The Immaculate Conception: A hidden baptism
By Br Bede Mullens, O.P. | Br Bede thinks about what the Immaculate Conception might have to do with the shadier side of Jesus’ family history.
Commenting on the genealogy of our Lord (one of the few bits of the Gospel that people tend to think of as boring), the English Dominican Herbert McCabe had the following somewhat interesting thing to say:
“Jesus did not belong to the nice clean world of Angela Macnamara or Mary Whitehouse, or to the honest, reasonable, sincere world of the Observer or the Irish Times, he belonged to a family of murderers, cheats, cowards, adulterers and liars – he belonged to us and came to help us, no wonder he came to a bad end, and gave us some hope.”
I’m afraid I don’t know who Angela Macnamara is, and I have never read the Observer or the Irish Times, but the point is clear enough. People think they can tame the New Testament, and particularly the figure of Jesus; that the point of it all is really just a moral(ising) point. What’s so refreshing about the Old Testament to anyone who takes the time to read it, is that it depicts a world and characters so messed up that there’s not a gloss you could put on the thing to make it any better. Even most of the ‘good guys’ are pretty unsavoury; what makes them good is only that they keep in touch with God. So David sings (Ps. 25 (24).3): “Let none that wait for you be put to shame” – even if they are adulterous murderers like me – “let only them be ashamed who wantonly break faith.” Yet God’s ways are obscure and enigmatic, and the beneficial results of his involvement with this motley crowd will only come to light at the culmination of his designs.
Sometimes one hears it said that Mary is a hinge figure between the Old and New Testaments, and she is lumped into this category with Zechariah and Elizabeth and St Joseph and St John the Baptist. Obviously that’s true in the superficial sense that she straddles the temporal passage from one to the other, and in the sense that she has a causal role to play in the passage (by consenting to the conception of the Saviour). In her own person, however, Mary belongs only ever to the New Testament; even before Jesus Christ came to be born, though still by his redemptive power, she was lifted out of an ignominious family history, preserved from the sin that mars our race. That is the Immaculate Conception.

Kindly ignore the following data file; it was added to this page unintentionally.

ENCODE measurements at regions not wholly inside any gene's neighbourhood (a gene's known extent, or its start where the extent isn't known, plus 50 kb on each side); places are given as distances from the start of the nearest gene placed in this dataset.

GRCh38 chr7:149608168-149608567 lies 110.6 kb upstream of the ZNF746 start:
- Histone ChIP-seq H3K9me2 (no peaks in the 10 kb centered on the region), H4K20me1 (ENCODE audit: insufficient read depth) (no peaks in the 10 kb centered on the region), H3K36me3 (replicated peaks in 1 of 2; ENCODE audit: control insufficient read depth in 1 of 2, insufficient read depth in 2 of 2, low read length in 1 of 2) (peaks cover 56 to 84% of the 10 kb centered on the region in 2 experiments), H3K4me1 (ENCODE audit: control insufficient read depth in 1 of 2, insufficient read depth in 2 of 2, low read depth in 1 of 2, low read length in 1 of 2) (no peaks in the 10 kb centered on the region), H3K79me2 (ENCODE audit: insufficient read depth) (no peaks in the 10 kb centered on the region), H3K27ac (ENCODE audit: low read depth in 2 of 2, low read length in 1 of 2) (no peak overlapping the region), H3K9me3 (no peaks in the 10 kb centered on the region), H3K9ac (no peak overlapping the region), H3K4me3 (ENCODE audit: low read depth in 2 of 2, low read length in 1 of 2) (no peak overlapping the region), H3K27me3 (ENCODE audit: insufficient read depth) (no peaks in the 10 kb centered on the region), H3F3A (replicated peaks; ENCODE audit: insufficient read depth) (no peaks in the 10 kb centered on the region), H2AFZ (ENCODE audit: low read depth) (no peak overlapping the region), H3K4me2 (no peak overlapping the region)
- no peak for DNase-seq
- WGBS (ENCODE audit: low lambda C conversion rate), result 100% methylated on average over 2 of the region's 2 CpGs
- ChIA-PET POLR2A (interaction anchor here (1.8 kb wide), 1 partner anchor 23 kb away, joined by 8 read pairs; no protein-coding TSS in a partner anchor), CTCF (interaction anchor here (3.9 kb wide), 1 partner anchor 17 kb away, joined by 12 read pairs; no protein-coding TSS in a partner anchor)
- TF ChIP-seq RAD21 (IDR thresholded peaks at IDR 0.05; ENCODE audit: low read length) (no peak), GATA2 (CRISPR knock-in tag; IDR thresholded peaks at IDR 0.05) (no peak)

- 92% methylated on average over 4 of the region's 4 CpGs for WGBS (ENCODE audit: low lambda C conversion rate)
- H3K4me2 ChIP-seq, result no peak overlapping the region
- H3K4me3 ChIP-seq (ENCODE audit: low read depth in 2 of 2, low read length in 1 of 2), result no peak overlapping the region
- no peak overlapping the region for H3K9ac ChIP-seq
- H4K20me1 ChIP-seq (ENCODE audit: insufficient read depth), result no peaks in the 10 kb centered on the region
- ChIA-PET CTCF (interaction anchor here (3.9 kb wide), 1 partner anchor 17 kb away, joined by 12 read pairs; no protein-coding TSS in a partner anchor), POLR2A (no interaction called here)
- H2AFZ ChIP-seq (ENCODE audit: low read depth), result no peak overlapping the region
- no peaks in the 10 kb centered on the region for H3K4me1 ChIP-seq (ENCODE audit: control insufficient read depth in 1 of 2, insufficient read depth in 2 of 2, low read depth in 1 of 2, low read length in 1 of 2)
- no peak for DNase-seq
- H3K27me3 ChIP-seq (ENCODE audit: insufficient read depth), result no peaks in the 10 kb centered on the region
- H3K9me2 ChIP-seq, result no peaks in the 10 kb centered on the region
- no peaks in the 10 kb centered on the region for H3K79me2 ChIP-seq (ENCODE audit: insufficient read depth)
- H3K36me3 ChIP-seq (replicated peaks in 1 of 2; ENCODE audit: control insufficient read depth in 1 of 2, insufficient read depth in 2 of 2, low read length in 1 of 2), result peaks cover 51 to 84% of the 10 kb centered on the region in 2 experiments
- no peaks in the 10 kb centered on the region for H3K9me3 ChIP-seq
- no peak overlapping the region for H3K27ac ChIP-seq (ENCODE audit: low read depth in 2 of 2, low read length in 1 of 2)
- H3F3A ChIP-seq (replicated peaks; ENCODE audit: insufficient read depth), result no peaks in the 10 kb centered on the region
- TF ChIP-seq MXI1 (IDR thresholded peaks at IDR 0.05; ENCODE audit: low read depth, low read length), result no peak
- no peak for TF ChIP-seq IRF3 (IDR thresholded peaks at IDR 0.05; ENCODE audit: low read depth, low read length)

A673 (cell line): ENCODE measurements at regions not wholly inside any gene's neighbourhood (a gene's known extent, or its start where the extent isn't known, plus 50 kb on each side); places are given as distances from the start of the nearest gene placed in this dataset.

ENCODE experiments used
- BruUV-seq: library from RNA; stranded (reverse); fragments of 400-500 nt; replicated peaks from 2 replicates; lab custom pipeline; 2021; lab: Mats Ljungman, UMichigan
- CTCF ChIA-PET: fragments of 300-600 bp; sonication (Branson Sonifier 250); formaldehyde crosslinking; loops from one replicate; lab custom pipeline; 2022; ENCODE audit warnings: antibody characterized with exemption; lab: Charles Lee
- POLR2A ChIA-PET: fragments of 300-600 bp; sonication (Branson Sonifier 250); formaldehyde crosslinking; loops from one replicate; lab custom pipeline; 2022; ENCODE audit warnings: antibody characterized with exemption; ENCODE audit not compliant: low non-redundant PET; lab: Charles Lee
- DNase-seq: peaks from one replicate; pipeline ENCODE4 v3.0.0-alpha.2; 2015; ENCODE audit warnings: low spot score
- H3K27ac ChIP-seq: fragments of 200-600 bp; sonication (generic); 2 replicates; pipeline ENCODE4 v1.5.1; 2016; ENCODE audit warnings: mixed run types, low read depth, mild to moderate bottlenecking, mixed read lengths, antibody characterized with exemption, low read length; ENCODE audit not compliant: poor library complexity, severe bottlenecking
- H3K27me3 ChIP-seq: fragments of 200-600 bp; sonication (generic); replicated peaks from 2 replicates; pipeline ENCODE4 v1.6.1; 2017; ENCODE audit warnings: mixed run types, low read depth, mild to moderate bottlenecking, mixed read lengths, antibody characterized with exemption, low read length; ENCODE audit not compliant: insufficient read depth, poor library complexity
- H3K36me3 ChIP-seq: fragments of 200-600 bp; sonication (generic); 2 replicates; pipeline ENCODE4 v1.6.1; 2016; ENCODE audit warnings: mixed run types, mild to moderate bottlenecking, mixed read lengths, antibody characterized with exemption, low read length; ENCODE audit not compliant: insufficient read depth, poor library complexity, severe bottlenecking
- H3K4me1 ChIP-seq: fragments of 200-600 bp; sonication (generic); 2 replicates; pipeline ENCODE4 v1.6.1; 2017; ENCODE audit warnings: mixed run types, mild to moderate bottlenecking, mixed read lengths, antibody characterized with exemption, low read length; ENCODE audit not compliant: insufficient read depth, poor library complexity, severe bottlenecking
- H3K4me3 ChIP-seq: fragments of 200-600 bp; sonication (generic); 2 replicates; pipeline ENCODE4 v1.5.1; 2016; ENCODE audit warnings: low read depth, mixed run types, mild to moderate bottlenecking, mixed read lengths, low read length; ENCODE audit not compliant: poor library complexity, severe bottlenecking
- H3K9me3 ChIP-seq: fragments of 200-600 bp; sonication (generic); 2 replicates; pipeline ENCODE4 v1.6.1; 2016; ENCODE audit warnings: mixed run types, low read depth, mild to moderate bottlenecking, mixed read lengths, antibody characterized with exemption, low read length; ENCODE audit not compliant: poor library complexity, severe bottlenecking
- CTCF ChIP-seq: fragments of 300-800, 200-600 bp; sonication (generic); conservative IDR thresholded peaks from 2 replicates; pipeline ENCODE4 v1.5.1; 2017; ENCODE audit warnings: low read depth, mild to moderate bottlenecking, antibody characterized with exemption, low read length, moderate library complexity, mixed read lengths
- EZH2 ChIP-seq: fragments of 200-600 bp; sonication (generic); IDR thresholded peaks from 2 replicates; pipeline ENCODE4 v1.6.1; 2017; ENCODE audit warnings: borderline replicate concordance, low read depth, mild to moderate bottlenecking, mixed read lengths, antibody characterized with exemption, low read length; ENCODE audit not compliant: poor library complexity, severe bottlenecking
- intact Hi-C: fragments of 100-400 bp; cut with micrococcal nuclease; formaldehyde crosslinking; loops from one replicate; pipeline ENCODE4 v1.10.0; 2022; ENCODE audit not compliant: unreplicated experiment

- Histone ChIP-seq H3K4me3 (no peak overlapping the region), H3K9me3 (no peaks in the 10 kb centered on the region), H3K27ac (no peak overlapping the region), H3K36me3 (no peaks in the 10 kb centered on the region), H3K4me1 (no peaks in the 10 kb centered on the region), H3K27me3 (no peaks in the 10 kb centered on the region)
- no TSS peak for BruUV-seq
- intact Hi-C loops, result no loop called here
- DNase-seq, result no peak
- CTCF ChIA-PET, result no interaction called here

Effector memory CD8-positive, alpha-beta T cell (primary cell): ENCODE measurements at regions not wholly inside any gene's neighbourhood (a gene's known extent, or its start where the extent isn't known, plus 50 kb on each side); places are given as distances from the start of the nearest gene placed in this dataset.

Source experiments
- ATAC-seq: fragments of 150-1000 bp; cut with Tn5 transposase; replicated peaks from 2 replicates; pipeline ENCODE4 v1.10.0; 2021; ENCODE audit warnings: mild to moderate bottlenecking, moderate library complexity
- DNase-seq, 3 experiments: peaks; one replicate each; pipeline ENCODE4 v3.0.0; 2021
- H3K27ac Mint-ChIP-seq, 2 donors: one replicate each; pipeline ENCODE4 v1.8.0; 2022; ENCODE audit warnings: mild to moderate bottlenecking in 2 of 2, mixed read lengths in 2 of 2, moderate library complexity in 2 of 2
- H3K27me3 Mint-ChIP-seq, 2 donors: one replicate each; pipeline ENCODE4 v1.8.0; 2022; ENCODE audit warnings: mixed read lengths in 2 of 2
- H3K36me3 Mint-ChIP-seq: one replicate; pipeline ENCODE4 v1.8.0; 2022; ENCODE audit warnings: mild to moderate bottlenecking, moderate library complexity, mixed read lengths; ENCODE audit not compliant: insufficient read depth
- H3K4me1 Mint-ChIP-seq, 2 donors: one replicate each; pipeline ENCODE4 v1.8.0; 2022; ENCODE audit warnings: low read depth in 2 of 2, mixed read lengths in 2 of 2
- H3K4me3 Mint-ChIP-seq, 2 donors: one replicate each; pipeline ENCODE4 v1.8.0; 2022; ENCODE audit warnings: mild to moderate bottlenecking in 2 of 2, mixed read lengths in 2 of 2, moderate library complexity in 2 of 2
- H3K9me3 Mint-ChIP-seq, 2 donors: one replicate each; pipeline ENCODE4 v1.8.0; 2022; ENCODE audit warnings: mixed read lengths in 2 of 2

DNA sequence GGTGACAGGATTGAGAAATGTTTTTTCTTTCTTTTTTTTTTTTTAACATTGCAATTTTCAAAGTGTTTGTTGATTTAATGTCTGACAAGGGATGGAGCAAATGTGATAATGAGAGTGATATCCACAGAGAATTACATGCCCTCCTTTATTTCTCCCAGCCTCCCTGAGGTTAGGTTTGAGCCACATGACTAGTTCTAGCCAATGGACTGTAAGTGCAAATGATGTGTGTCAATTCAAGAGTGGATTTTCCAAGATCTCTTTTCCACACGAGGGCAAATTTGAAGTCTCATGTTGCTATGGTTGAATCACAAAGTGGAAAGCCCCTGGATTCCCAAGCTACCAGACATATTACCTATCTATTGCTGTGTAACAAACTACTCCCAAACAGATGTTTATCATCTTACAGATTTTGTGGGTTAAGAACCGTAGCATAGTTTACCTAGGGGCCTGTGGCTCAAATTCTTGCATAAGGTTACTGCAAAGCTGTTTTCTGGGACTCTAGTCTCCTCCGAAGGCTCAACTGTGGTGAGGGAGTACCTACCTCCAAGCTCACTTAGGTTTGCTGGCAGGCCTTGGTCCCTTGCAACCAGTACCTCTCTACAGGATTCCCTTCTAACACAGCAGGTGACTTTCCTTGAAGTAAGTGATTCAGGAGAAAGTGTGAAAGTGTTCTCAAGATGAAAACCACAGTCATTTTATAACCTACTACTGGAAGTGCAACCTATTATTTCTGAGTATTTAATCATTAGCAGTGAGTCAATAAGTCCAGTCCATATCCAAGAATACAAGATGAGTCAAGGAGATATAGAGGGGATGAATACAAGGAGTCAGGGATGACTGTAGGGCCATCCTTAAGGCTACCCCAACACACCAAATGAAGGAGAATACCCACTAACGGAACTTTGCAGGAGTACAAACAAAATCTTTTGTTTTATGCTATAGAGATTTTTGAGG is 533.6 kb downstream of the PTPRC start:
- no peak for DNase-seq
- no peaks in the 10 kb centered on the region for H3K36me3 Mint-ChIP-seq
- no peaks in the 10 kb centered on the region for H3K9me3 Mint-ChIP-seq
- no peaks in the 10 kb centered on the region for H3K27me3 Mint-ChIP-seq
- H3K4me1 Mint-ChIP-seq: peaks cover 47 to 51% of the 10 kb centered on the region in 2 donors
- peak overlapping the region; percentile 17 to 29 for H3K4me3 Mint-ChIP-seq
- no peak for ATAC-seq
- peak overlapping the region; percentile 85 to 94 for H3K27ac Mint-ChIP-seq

There are a few stories about in the twentieth century (true and fictional) of hidden baptisms. The most beautifully written I know is Graham Greene’s The End of the Affair. An irreligious lady married to a bore embarks on a passionate love affair – until one day she calls it off. Her spurned lover tries to track her down and uncover the reason; or, rather, who else it is that she has taken up with. But it turns out to be no man at all that has wooed her. After a chance, unthinking prayer, she finds herself preoccupied with God; so preoccupied, eventually, that she must give up her lover. It transpires along the way that as a girl, her mother had secretly had her baptised so as to spite her father; and we are given to understand that that baptism so long hidden in this sequence of events is now revealing its power. It’s that line from the Fr Brown stories – God had her caught “on an unseen hook and an invisible line which is long enough to let her wander to the ends of the world, and still to bring her back with a twitch upon the thread.”
The Immaculate Conception is the first sign of a final twitch upon the thread, a hidden baptism as it were that makes a branch of righteousness spring up from Israel’s arid, soiled and bloodied soil. This dogma speaks of God’s fidelity to a faithless, seemingly hopeless people. If we’re honest with ourselves, we’re all pretty hopeless; if we’re not murderers and adulterers, that’s often just because we are as pathetic at being sinners as we are at being saints. But each of us has stored up for himself the hope that was stored up for Israel in Mary. God does not go back on his promises.